- 3 cups of cilantro leaves
- 2 cloves of garlic, peeled and halved
- 1/4 cup parmesan cheese
- 1/4 cup almond flour
- 1/2 teaspoon salt (or to taste)
- 1/2 teaspoon black pepper (or to taste)
- 1/2 cup olive oil, divided
- Add the cilantro, garlic, parmesan cheese, salt and pepper, almond flour, and half of the amount of the olive oil (about 1/4 cup) to the food processor. Turn the food processor on and as it’s working add the rest of the oil. Let it work until all the ingredients are processed into a paste.
- Stop the food processor and open the lid. With a spoon, scrape the sides and bottom of the food processor. This is a great time to taste your pesto and correct seasonings, it is also a great time to measure the consistency of the pesto.
- Close the food processor and turn it on again. If you feel like your pesto is too thick, this is the time to add a little bit more oil.
- Transfer the pesto to a container and store in the fridge for a few weeks or in the freezer for up to 18 months.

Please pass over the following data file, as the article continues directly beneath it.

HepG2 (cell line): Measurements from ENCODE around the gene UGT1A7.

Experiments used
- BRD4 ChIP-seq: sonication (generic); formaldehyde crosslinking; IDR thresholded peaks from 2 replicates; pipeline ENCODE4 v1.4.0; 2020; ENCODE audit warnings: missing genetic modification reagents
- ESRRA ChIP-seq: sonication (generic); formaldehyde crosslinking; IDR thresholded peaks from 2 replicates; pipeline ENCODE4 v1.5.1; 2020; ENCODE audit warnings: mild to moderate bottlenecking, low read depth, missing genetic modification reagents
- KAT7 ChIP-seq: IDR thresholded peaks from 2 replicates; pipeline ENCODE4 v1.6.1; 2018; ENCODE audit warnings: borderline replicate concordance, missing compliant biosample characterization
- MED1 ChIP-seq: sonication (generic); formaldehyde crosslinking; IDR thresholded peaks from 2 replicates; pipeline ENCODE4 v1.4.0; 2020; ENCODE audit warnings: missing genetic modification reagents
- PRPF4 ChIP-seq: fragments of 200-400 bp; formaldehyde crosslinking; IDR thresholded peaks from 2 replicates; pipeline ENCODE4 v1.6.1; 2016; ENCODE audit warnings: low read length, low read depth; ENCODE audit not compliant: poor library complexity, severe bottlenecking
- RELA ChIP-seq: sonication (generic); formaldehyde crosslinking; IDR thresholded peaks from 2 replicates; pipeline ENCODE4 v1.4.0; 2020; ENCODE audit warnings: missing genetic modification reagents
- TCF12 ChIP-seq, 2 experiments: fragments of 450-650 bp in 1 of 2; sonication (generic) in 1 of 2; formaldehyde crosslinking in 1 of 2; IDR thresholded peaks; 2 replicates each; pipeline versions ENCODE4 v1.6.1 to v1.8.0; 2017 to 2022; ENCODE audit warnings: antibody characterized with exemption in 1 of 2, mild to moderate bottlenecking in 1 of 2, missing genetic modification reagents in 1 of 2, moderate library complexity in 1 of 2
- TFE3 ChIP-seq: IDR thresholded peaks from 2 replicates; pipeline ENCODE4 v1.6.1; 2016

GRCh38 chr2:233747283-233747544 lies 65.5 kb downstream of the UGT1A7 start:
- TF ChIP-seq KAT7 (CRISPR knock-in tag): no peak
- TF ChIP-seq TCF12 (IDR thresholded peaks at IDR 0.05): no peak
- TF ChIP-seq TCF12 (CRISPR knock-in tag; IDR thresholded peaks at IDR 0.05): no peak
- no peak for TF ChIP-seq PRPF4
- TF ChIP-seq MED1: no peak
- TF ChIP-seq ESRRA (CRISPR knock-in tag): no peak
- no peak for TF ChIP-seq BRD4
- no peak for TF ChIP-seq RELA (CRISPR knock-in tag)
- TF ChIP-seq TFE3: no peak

Ingredients Notes -
Garlic - feel free to use more than two cloves.
Cheese - parmesan cheese is the traditional cheese that is most often used when making pesto, however, if there is another kind of cheese with similar consistency (hard and dry), you can use it instead of parmesan. Just make sure to grate it before adding to the food processor.
Seasonings - feel free to add more or less salt and black pepper to your taste. You can also try adding cumin or cayenne pepper if you’d like to add heat. Or try other seasonings. Really, anything goes.
Nuts - most pesto recipes call for pine nuts, however, they are a bit expensive so I like replacing them with almonds. Almond flour is easy to use. You can also use whole or chopped almonds or walnuts.
Olive oil - use the best you can put your hands on!
Nutrition Information:Serving Size: 1
Amount Per Serving: Calories: 125Total Fat: 13gSaturated Fat: 2gTrans Fat: 0gUnsaturated Fat: 11gCholesterol: 2mgSodium: 155mgCarbohydrates: 2gFiber: 1gSugar: 0gProtein: 1g
Hi! I’m Lady Lee. I help homesteaders simplify their homesteading journey while still producing a ton of food! I am a single mother of four, I was born in Israel and raised in an agricultural commune called a Kibbutz. Now I homestead in central NC.